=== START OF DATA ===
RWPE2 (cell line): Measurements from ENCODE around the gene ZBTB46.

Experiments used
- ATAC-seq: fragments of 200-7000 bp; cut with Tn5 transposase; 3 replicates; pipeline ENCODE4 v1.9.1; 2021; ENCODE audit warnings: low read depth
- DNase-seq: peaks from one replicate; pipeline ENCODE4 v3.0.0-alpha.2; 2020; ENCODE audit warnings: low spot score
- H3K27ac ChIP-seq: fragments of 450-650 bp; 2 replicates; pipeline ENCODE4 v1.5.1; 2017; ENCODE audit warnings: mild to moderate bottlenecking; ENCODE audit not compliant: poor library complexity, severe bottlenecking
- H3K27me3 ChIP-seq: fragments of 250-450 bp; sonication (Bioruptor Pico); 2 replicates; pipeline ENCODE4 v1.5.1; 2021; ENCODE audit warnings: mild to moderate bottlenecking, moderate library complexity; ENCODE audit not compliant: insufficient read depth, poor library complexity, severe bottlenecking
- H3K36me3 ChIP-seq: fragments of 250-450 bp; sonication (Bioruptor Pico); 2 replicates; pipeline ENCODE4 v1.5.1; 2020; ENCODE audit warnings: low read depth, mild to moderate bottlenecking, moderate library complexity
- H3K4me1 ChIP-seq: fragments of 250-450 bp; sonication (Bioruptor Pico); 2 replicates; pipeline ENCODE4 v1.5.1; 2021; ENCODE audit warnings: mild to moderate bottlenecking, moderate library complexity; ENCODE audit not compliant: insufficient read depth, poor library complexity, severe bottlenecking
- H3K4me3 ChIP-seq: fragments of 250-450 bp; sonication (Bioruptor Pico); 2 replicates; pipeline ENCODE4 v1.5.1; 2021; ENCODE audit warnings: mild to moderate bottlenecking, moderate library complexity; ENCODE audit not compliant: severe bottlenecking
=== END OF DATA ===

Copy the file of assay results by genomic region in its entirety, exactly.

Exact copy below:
RWPE2 (cell line): Measurements from ENCODE around the gene ZBTB46.

Experiments used
- ATAC-seq: fragments of 200-7000 bp; cut with Tn5 transposase; 3 replicates; pipeline ENCODE4 v1.9.1; 2021; ENCODE audit warnings: low read depth
- DNase-seq: peaks from one replicate; pipeline ENCODE4 v3.0.0-alpha.2; 2020; ENCODE audit warnings: low spot score
- H3K27ac ChIP-seq: fragments of 450-650 bp; 2 replicates; pipeline ENCODE4 v1.5.1; 2017; ENCODE audit warnings: mild to moderate bottlenecking; ENCODE audit not compliant: poor library complexity, severe bottlenecking
- H3K27me3 ChIP-seq: fragments of 250-450 bp; sonication (Bioruptor Pico); 2 replicates; pipeline ENCODE4 v1.5.1; 2021; ENCODE audit warnings: mild to moderate bottlenecking, moderate library complexity; ENCODE audit not compliant: insufficient read depth, poor library complexity, severe bottlenecking
- H3K36me3 ChIP-seq: fragments of 250-450 bp; sonication (Bioruptor Pico); 2 replicates; pipeline ENCODE4 v1.5.1; 2020; ENCODE audit warnings: low read depth, mild to moderate bottlenecking, moderate library complexity
- H3K4me1 ChIP-seq: fragments of 250-450 bp; sonication (Bioruptor Pico); 2 replicates; pipeline ENCODE4 v1.5.1; 2021; ENCODE audit warnings: mild to moderate bottlenecking, moderate library complexity; ENCODE audit not compliant: insufficient read depth, poor library complexity, severe bottlenecking
- H3K4me3 ChIP-seq: fragments of 250-450 bp; sonication (Bioruptor Pico); 2 replicates; pipeline ENCODE4 v1.5.1; 2021; ENCODE audit warnings: mild to moderate bottlenecking, moderate library complexity; ENCODE audit not compliant: severe bottlenecking